Im another Hollywood Cash Cow
Take me to the slaughter house, I'm done for already.
There are indications that Hollywood's rush to extract extra cash from cinemagoers in return for an extra visual dimension might be doomed to follow previous 3D initiatives into the cutting room bin. The release of Avatar last December - the James Cameron epic which grossed $2.7bn - had movie execs licking their lips at the …
... that use of 3D is too hit and miss.
Done well 3D can be superb, but to accomplish this, the 3D has to be taken into account from the start and must be well thought out. Done badly and its just plain atrocious.
For me, Alice in Wonderland was particularly bad in 3D, and i would suggest that the reason it was so popular had nothing to do with the fact it was in 3D. I put its popularity down to the fact it was the latest Tim Burton film and it starred Johnny Depp. I believe i would have enjoyed that film considerably more if id only seen the 2D version!
I personally quite liked the 3D in Clash of the Titans, being for the most part very understated and not jumping out at you all the time. There were some parts where it didnt work but overall i quite liked it.
So far of the 3D films ive seen, in my opinion only about half of them have effectively used 3D. And this is the problem...
no wonder this is happening. people are not stupid (well they are but...) avatar was shot in real 3d and looked wonderful, titan was pretend 3d. there is a huge difference. people noticed that these pretend ones arent as good, so didnt see the point of paying extra for almost no real benefit.
And the cinemas have started charging extra for glasses, on top of the extra you need to pay to see in 3d in the 1st place. People arnt stupid and wont pay over the odds.
If they only had real 3d films in 3d, and didnt charge for the specs, i think people wouldnt be fed up of the 3d craze already.
When it costs almost as much as to see the film once as it does but the thing on DVD (and we're very nearly there) there's no point in going in the frist place. Ever since the writers strike all we've seen out of holiday is mass resurrection of old franchises, tepid remakes and now the 3D fad.
Not only is it a massive rip-off but it's just an attempt as making revenue lost from churing out mediocre films
At the nearby theater, they charge for the polarized glasses on top of the film price. However here the local movie theater would not sell just the ticket if we already had 3d glasses from a previous visit. We asked why, and they said that the studios don't allow them not to sell the glasses with each ticket.
What a scam! It's just a way to increase the admission price while continuing to advertise at a lower price.
for H&S reasons, every single pair* of those glasses has to be washed after every performance - which means investing in washing machines and either holding double stock or increasing times between showings. Add the normal breakages/lossages/nickages and I'm surprised cinemas are charging.
(Used to work in an IMAX)
*not the disposable cardboard ones, obv.
"for H&S reasons, every single pair* of those glasses has to be washed after every performance"
If that were the case, at least that's understandable.
Here they're plastic, come individually wrapped and we're told to dispose of them in the trash after each performance (you'll have to pay for new ones anyways). It's totally wasteful, but what do they care if it increases profits?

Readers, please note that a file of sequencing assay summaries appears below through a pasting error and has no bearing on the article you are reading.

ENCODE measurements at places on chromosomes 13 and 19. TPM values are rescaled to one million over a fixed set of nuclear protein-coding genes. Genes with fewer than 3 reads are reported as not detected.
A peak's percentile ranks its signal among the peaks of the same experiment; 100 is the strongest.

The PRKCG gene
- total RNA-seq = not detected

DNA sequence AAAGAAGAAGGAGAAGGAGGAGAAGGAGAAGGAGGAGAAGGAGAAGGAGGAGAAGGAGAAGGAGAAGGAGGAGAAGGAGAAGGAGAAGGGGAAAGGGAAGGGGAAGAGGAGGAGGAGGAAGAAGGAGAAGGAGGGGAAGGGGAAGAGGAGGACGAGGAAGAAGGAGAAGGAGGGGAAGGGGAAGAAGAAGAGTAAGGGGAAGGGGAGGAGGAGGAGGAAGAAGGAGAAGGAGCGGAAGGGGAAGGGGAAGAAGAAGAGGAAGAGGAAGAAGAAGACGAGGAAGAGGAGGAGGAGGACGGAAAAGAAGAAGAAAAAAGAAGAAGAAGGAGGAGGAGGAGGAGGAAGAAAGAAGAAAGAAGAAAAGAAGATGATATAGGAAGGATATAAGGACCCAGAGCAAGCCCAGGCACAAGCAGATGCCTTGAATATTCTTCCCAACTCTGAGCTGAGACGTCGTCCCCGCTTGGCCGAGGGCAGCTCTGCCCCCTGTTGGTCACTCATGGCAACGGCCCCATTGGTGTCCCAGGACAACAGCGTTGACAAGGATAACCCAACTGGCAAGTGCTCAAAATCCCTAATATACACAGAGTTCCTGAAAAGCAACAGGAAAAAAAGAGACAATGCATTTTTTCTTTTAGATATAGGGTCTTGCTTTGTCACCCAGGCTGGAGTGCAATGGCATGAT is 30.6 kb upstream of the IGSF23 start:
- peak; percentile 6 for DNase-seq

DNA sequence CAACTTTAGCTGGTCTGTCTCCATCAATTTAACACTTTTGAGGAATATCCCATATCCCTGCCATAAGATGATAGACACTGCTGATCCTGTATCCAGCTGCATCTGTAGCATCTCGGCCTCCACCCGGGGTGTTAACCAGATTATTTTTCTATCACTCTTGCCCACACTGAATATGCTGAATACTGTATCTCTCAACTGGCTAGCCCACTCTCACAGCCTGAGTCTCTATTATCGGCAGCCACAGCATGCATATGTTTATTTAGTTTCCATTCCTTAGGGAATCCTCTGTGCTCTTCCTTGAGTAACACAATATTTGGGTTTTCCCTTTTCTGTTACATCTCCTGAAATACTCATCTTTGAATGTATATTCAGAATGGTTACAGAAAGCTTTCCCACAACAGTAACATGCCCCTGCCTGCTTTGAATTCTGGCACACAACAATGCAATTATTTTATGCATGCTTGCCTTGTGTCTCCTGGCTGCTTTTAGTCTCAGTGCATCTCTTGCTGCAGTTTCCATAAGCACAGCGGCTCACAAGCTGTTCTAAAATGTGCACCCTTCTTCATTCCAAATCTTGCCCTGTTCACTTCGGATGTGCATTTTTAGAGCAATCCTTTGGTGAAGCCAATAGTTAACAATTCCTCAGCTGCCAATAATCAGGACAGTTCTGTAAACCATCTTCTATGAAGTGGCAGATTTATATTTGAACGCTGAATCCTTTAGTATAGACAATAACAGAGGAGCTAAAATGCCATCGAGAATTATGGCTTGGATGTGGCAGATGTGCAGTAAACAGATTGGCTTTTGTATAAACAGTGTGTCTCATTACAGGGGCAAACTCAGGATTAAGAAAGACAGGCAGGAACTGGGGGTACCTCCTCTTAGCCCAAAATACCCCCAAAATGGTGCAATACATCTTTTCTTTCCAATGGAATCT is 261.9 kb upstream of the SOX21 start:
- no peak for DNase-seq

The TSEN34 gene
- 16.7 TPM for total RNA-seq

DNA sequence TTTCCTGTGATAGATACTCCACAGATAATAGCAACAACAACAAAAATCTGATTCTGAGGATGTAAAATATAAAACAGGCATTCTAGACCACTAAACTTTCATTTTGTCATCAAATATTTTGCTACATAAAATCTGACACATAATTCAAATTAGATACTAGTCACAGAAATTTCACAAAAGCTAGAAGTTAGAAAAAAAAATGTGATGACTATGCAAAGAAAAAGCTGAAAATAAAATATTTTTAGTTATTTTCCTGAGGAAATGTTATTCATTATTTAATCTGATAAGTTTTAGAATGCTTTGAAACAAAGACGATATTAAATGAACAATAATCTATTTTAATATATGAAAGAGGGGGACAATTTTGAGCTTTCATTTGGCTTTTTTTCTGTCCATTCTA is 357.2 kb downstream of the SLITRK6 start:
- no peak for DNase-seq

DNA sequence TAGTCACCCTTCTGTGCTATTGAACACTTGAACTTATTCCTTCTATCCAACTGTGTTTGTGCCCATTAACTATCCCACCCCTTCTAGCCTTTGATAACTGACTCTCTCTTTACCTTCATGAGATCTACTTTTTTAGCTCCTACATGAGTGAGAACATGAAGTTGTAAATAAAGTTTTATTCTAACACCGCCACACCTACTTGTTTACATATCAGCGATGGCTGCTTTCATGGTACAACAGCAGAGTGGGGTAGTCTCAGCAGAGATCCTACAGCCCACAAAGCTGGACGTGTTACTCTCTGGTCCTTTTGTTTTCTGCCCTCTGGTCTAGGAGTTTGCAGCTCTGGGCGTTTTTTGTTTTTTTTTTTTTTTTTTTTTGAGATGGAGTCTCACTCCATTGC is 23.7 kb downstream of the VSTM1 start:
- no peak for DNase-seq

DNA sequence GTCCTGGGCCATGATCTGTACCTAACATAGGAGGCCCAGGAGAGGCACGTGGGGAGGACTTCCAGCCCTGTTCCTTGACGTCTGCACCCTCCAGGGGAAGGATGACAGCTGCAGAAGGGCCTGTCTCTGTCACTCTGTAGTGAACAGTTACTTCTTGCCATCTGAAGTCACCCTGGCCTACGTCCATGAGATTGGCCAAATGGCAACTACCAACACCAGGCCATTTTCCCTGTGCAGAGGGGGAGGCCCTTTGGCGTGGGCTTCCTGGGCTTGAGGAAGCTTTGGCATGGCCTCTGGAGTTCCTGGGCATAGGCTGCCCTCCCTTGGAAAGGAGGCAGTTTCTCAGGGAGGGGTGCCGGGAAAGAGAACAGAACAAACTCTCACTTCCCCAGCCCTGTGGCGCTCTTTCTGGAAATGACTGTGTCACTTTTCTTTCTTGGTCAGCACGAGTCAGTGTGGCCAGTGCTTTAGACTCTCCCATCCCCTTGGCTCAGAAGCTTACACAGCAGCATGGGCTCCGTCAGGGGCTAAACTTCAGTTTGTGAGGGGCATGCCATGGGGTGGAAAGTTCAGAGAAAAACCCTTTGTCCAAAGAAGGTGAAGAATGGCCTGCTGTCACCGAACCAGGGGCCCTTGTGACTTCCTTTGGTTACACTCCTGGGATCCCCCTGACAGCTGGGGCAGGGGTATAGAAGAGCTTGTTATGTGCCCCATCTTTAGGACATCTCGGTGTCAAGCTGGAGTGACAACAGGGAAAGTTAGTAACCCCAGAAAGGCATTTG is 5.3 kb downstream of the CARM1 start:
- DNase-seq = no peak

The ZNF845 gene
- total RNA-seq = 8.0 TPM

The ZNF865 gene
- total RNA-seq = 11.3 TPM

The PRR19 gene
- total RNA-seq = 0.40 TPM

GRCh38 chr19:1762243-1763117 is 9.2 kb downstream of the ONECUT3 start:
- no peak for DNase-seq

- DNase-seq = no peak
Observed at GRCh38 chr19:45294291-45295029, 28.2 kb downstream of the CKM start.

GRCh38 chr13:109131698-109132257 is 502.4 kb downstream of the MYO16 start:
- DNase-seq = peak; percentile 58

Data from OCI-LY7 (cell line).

Took the kids to see Toy Story 3D last week. The specs gave me a headache within minutes, my daughter's nose is too small for them to stay on her face and the 'effect' didn't add anything to the film other than make Pixar change the camera angles to exploit the tired old 'things flying out of the screen' gag.
I'll be quite happy once the fuss dies down and the current wave of 3D joins the umpteen other cinematic 3D attempts from the 50s, 60s and 80s, in the bin.
I'm hoping that the new Tron film is in 3D and on the Imax near me. That would rule.
In general though, I find that the problem with 3-D films is that they make a big thing of being 3-D and kind of use the extra dimension to cover over the fact that the film is shite.
A good film is a good film. A poor film in 3-D is still poor.
Tron 2.0 is 3D and 3D Imax.
The latest trailer should be up on youtube by now, go have a look it says it at the end.
Personally, cant wait - it looks like its being done properly, so this has the potential to be one of the best 3D films ever... but then again, ive heard that said before too many times...
3D isn't a bad thing, but it's not what makes a movie great. A movie has to hold it's own without cheap tricks -- instead of investing in slight-of-hand, they should probably concentrate on making flicks that aren't garbage (like a majority of offerings in recent years).
Hold the door, please!
I couldn't agree more, most of this 3D stuff is just the latest way of making naff films a bit more marketable.
Just as for the last few years we have seen countless crap movies sold on CGI explosions, this is just another cheap trick, and a lot easier than actually getting a good script to start with. When I see remakes described with a phrase like: "re-envisioned for modern audience", I instantly know it crap.
The problem with Hollywood and most TV these days is that we have “seen it all before”, and when once every year or two something different does come out, the format gets copied a dozen or more times until the audience is sick to death of it.